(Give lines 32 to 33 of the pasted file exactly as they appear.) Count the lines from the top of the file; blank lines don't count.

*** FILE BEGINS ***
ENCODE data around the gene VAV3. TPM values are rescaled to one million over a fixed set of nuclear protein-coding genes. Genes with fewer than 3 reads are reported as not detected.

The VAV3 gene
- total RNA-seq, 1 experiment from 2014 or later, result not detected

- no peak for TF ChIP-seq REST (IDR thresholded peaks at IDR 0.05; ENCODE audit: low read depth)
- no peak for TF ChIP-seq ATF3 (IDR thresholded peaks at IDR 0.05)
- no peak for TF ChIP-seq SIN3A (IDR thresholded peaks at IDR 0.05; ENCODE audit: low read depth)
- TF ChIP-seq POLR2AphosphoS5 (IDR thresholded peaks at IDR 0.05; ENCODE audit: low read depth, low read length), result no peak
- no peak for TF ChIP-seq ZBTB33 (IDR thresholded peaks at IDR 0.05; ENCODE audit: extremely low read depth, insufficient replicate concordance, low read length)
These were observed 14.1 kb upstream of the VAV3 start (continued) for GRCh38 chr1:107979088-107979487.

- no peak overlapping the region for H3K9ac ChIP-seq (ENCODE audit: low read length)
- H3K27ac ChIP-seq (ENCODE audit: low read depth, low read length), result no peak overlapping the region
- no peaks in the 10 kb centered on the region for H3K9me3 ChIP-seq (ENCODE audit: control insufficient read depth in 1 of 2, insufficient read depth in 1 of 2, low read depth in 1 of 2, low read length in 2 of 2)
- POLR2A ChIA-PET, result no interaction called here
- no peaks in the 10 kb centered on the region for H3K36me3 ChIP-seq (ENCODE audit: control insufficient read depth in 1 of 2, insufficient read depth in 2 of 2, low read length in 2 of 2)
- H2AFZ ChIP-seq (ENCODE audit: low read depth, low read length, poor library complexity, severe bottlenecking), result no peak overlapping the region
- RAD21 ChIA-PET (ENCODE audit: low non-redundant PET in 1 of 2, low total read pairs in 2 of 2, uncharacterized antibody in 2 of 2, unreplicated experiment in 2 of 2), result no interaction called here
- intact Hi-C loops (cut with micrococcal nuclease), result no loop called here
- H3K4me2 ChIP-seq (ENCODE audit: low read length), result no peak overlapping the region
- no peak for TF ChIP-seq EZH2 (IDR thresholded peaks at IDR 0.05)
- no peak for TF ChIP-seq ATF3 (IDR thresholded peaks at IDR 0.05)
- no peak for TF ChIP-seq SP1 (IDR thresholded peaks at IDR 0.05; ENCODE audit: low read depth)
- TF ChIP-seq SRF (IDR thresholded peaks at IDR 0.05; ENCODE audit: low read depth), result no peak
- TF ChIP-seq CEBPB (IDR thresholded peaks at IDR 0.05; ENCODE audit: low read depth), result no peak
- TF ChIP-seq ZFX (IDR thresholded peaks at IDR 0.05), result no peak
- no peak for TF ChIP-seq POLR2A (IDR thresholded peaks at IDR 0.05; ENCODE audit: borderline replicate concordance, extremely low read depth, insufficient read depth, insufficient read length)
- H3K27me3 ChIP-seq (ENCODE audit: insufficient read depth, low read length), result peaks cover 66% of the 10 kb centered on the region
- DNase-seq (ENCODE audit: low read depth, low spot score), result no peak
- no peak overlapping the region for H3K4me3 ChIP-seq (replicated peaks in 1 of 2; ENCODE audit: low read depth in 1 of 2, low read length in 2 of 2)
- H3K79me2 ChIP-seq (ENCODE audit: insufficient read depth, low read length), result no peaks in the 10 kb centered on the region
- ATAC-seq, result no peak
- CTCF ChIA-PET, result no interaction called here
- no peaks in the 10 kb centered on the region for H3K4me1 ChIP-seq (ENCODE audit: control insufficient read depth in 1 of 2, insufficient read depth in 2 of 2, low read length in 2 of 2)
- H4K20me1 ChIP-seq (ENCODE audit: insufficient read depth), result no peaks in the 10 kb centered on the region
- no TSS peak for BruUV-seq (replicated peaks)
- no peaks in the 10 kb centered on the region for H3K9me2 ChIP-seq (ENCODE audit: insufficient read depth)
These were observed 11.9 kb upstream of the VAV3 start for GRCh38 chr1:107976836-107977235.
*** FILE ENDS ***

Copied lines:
- no peaks in the 10 kb centered on the region for H3K4me1 ChIP-seq (ENCODE audit: control insufficient read depth in 1 of 2, insufficient read depth in 2 of 2, low read length in 2 of 2)
- H4K20me1 ChIP-seq (ENCODE audit: insufficient read depth), result no peaks in the 10 kb centered on the region